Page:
Christina and I have now been traveling for over a year. Holy crap. This trip has been an incredible, life-altering experience for me. Here are some of the things that I’ve learned:
- Patience. I used to be a high-strung New Yorker. Now I’m far more comfortable relaxing. I can better identify when I’m getting irritated because of my impatience and cope with it better. Casual restaurants here in Indonesia are notoriously slow with service, so now I bring a notepad to meals and jot down thoughts. It’s a simple thing but one that improves my life. Easy.
- Communication. Christina and I have spent almost every waking moment together for the time we’ve been traveling. This has been a challenge, but one that’s made us stronger. Problems tend to bubble to the surface much faster than when we could retreat to work or out with friends. Now we’re forced to deal with all the little things on a day-to-day basis, which lets us move past them faster. For example, I hate airports. I don’t mind flying, but I have a terrible fear of missing flights or getting stuck in security or customs. Maybe its an authority thing. Christina is much more casual about these situations. This used to create tension when we traveled together, but since I’ve explained my problem she’s happy to leave a bit earlier than she normally would, and I pledge not to check the time after we begin the trip to the airport, confident that we’ve got plenty of leeway.
- The Art of Negotiation. I’m no Bill Shatner yet, but I like to think I’m getting better. When we arrived here my way of dealing with people trying to rip me off was to get angry and storm off. Now I can laugh at them, then they laugh back and we can settle on a price. I know I’m still paying the tourist tax, but its a few bucks at most.
- Priorities. When you’re inundated with one version of success it’s hard to imagine anything else. In reality, there are many ways to be successful and exposure to those has made me rethink my priorities. I’ll probably never be wealthy in a traditional, money-in-the-bank sense, but I’ll have a rich memory of experiences to recall for free, whenever I want them. I see people all around Indonesia that are “poor” by western standards but still walk around smiling because they have what matters to them: food, a home, and a family. Both here and in New Zealand we met plenty of intelligent, well-educated people that had opted out of the rat race and into a simpler lifestyle. It’s refreshing, and it has shown me that earning six figures is just one version of success.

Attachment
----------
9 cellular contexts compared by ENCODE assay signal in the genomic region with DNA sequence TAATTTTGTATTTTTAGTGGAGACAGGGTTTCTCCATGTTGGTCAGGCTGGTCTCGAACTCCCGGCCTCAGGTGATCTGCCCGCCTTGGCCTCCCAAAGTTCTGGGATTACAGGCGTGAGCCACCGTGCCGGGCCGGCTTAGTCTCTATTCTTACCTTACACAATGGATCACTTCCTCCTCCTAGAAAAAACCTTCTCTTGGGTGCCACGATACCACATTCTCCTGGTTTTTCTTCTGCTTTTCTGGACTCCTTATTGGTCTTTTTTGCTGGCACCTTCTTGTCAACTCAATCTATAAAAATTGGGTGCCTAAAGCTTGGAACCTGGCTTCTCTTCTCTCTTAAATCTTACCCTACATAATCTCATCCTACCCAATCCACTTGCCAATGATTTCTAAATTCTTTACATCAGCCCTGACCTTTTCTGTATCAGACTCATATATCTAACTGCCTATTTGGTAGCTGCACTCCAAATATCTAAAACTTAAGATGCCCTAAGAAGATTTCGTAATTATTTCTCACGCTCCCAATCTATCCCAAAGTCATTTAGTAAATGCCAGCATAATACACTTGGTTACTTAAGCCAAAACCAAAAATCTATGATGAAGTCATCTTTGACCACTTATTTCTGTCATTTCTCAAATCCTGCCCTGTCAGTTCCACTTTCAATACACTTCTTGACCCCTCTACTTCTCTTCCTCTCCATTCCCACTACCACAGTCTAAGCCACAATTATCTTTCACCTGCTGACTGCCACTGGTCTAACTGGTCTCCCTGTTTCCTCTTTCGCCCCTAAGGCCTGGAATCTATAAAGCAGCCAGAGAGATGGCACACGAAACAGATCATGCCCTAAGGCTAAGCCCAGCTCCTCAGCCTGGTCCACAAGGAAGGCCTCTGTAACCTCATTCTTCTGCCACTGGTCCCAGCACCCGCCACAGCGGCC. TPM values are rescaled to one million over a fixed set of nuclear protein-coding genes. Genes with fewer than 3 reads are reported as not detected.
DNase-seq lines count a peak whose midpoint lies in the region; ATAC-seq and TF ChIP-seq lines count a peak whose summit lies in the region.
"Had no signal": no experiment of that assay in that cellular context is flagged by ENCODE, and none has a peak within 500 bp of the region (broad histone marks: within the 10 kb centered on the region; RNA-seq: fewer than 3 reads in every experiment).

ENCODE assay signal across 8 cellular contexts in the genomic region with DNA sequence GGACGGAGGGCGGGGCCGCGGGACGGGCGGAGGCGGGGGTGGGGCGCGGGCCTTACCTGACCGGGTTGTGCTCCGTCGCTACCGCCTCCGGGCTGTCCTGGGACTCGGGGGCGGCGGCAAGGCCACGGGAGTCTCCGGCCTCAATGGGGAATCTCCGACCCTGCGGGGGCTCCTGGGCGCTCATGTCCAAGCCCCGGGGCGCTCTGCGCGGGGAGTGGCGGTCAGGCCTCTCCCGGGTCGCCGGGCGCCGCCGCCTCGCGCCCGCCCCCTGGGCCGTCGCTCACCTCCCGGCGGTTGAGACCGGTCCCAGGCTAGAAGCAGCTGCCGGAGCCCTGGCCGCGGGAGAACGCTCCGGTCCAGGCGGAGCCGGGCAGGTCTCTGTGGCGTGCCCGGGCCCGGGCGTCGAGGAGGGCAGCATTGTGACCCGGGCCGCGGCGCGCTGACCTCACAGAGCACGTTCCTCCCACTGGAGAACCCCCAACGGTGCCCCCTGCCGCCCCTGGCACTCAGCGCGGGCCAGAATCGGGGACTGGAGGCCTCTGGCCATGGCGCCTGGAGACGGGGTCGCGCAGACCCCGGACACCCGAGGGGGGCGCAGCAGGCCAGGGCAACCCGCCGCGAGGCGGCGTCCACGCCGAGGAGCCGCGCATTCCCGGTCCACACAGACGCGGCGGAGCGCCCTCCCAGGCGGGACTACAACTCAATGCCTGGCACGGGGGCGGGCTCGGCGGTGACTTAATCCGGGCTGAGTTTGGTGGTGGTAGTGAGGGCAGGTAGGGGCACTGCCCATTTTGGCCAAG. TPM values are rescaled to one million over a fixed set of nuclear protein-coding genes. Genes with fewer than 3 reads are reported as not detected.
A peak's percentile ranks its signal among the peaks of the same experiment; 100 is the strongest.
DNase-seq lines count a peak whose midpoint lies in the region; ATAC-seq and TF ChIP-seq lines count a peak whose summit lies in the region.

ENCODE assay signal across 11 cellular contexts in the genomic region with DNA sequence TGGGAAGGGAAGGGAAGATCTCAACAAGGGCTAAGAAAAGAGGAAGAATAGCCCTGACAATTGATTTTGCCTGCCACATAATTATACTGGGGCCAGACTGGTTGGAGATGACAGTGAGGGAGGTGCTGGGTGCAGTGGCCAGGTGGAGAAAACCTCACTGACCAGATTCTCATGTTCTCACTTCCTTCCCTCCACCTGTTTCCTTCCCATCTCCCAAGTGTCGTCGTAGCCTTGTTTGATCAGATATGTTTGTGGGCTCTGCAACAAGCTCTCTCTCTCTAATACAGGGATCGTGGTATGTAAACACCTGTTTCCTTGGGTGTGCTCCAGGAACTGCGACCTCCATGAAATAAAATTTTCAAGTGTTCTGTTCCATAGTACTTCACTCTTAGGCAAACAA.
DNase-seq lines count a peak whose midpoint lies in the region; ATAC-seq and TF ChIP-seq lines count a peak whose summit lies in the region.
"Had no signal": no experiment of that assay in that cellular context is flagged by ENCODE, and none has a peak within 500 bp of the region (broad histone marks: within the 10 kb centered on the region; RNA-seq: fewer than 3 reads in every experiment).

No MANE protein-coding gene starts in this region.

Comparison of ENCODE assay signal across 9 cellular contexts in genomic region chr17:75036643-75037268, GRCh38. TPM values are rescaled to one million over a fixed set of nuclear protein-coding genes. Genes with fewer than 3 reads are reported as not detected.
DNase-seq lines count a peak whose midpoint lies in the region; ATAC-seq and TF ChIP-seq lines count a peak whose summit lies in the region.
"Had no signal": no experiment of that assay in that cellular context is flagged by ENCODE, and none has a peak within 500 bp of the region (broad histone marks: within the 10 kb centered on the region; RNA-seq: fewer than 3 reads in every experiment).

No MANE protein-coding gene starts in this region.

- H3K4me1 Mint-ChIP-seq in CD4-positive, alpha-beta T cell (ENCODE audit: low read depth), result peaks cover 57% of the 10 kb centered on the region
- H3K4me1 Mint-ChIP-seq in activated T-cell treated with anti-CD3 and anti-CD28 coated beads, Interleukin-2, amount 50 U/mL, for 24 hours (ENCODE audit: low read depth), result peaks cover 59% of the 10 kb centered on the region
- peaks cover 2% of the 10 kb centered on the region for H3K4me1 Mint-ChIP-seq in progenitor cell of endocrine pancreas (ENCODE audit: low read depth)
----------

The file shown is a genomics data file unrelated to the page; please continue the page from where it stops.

- Reflection. Travel has allowed me time to think, reflect, and write rambling blog posts like this one. On a typical “vacation” you’re pressured to do so much with your two weeks paid that you feel guilty just hanging around cafes or the beach for a week. When you’re thinking in months, a chunk of time writing or staring at the ocean is nothing. And without those moments of reflection how much can you hope to get out of travel?
What’s odd is that even though so much has changed, I still feel the same. I’m the same dude that likes screaming at the television during basketball games (G’Orange!) and has a crippling internet addiction. These new experiences have brought new things to the surface much faster than they might have otherwise.